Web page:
A man traveling by plane and in urgent need to use the mens room is nervously tapping his foot on the floor of the aircraft. Each time he tried the mensroom door, it was ”OCCUPIED”. The stewardess, aware of his predicament suggested that he go ahead and use the ladies room, but cautioned him against using any of the buttons inside. The buttons were marked ”WW, WA, PP and ATR”.
Making the mistake that so many men make in disregarding the importance of what a woman says, the man let his curiosity get the best of him and decided to try the buttons anyway.
He carefully pressed the first button marked ”WW” and immedately warm water sprayed all over his entire bottom. He thought, ”WOW, the women really have it made!” . Still curious, he pressed the button marked ”WA” and a gentle breeze of warm air quickly dried his hind quarters. He thought that was out of this world! The button marked ”PP” yielded a large powder puff which delicately applied a soft talc to his rear. Well, naturally he couldn’t resist the last button marked ”ATR”.
When he woke up in the hospital he panicked and buzzed for the nurse. When she appeared, he cried out, ”What happened to me?! The last thing I remember is I was in the ladies room on a business trip!” The nurse replied, ”Yes, you were having a great time until you pressed the ”ATR” button which stands for Automatic Tampon Remover... Your penis is under your pillow!”
A helicopter was flying around above Seattle yesterday when an electrical malfunction disabled all of the aircraft’s electronic navigation and communications equipment.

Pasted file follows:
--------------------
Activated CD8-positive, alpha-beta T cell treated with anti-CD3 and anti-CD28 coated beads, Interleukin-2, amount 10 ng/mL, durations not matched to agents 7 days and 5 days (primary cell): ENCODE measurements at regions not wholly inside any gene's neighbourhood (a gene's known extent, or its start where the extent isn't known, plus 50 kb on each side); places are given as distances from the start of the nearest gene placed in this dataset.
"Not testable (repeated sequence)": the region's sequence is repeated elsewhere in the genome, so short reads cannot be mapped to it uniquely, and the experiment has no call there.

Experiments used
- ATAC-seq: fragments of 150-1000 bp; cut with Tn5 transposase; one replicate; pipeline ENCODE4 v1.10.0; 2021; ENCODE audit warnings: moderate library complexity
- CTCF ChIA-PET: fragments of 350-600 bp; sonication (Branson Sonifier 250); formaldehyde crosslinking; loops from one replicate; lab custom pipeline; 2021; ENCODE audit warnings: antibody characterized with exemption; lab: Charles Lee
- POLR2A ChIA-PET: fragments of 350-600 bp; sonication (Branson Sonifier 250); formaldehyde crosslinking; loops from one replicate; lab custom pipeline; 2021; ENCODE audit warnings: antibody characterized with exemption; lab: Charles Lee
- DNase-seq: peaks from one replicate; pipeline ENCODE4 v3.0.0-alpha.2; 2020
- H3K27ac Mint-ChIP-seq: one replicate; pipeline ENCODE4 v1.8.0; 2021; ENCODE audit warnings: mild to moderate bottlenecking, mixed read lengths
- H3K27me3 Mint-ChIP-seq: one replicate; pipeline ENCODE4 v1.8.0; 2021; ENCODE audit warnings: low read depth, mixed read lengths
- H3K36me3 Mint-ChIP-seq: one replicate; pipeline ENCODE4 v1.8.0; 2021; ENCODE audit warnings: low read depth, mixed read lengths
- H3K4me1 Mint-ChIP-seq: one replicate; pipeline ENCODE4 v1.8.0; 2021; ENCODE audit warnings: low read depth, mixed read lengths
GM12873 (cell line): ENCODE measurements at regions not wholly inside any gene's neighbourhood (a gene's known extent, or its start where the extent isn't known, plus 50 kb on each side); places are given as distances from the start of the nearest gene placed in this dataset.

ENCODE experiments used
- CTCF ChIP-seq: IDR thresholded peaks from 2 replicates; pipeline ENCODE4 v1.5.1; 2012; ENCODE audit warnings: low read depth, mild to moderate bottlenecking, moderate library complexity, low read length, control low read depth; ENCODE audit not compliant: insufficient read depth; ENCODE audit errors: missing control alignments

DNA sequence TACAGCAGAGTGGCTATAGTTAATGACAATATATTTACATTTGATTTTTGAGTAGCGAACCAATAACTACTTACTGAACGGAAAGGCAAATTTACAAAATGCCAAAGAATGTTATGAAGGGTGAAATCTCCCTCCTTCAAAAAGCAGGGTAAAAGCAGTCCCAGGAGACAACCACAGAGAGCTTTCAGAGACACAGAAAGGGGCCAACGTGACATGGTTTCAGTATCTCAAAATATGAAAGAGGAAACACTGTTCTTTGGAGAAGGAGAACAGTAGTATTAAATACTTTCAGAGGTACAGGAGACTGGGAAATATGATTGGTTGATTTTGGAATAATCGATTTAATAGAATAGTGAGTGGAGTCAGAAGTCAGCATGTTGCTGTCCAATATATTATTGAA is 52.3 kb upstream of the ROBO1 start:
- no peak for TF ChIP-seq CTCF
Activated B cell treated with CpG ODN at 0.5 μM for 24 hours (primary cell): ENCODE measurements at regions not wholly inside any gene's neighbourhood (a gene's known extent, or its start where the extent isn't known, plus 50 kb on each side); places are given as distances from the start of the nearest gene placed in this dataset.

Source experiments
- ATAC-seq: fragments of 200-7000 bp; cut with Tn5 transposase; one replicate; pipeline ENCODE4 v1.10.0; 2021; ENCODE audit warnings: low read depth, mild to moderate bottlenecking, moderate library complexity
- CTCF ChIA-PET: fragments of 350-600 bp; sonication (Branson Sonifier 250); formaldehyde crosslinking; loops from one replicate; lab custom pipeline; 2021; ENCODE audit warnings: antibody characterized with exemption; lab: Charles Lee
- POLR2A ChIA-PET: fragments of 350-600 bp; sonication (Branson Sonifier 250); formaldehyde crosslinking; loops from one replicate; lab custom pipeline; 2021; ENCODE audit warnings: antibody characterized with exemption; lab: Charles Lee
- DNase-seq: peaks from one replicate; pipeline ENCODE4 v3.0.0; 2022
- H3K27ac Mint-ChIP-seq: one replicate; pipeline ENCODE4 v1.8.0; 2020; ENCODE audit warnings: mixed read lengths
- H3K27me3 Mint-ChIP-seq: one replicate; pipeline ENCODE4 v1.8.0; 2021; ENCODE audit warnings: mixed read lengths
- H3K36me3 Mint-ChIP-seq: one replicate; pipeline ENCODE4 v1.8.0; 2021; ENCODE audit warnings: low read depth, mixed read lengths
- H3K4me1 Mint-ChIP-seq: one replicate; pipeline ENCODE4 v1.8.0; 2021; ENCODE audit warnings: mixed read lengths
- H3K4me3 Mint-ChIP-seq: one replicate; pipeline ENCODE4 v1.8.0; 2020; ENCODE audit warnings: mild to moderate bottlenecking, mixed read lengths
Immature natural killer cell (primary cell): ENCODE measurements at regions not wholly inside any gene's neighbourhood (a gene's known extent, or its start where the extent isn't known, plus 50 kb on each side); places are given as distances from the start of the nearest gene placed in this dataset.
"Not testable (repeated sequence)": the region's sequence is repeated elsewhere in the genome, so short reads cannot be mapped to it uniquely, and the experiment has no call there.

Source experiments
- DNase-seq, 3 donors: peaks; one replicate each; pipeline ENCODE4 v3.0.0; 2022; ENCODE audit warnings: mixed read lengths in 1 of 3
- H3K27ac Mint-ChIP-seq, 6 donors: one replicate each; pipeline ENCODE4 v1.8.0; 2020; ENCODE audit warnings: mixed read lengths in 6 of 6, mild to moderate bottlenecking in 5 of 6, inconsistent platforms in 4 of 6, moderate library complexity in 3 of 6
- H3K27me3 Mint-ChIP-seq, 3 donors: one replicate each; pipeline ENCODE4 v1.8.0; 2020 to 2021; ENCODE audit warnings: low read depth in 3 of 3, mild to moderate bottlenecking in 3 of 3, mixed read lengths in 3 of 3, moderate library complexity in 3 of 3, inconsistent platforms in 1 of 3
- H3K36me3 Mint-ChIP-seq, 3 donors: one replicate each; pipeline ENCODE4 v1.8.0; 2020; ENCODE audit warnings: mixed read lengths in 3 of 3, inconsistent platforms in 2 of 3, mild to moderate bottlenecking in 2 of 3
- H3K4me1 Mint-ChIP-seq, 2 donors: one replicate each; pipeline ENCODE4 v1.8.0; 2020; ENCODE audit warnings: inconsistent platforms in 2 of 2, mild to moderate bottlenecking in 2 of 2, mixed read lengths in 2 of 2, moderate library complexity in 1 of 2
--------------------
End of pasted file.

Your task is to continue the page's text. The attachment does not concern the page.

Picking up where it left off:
Due to the clouds and haze, the pilot could not determine the helicopter’s position and course to steer to the airport.
The pilot saw a tall building, flew toward it, circled, drew a handwritten sign, and held it in the helicopter’s window. The pilot’s sign said ”WHERE AM I?” in large letters.
People in the tall building quickly responded to the aircraft, drew a large sign, and held it in a building window. Their sign said ”YOU ARE IN A HELICOPTER.”
The pilot smiled, waved, looked at his map, determined the course to steer to SEATAC airport, and landed safely.
After they were on the ground, the co-pilot asked the pilot how the ”YOU ARE IN A HELICOPTER” sign helped determine their position in Seatle.
The pilot responded ”I knew that had to be the MICROSOFT building because, similar to their help-lines, they gave me a technically correct but completely useless answer.”
Every year, parks in London alone are doused in one million gallons
of dog urine.